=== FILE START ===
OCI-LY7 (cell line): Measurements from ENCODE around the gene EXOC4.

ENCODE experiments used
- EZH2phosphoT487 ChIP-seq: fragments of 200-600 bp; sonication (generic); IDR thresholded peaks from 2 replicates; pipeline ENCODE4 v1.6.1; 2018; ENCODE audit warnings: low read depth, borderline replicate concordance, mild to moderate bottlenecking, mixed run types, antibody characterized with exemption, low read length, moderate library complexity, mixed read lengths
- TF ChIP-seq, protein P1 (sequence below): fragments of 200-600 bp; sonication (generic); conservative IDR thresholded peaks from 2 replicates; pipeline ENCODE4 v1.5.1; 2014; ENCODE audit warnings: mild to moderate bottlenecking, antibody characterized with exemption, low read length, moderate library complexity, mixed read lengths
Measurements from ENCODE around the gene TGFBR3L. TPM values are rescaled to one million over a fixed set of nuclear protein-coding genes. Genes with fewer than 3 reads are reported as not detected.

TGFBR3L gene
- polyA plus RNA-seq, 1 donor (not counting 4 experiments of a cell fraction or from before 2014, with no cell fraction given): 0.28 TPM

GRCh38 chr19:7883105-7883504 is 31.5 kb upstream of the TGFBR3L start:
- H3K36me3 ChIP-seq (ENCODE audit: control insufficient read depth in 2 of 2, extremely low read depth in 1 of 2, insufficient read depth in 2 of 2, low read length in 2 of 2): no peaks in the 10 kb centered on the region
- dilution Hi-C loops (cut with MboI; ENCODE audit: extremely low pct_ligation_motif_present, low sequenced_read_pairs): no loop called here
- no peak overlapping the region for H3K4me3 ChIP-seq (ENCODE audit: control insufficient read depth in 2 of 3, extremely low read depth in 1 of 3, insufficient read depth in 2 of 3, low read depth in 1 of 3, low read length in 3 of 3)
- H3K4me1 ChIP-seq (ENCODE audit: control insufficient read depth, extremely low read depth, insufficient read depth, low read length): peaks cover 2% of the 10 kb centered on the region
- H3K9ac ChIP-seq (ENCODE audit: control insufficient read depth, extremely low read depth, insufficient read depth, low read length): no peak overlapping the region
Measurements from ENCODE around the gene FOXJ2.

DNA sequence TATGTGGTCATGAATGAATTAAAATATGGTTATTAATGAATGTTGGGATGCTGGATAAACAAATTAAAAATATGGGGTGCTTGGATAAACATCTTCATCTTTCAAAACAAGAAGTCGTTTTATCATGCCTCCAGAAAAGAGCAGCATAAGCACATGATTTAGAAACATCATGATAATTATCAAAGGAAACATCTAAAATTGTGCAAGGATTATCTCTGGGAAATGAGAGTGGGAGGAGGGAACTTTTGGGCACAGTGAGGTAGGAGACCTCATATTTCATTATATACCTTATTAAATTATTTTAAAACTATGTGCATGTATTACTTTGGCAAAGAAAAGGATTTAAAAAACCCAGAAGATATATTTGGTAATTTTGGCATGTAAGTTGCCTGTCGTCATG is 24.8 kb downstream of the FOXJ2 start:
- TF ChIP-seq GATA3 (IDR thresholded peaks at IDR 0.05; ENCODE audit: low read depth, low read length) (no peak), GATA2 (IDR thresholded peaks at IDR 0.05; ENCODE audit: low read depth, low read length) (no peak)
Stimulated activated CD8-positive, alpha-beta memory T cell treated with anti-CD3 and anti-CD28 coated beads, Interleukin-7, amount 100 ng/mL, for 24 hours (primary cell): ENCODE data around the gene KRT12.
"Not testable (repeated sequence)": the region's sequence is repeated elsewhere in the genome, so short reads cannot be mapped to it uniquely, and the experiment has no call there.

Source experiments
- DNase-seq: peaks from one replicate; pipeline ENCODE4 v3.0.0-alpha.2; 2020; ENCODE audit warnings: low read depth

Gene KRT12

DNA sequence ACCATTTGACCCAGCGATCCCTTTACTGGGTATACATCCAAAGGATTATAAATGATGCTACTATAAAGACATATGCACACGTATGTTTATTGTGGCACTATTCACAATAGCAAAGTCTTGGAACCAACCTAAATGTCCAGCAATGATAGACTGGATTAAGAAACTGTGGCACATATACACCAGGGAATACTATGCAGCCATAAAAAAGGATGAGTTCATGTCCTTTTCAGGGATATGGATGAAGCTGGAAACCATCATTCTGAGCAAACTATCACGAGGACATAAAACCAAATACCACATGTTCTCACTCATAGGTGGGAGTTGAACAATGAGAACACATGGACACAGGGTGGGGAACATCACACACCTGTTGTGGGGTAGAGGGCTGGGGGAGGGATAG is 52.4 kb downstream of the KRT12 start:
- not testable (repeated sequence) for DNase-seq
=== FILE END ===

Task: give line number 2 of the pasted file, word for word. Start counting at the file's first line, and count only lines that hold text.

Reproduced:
ENCODE experiments used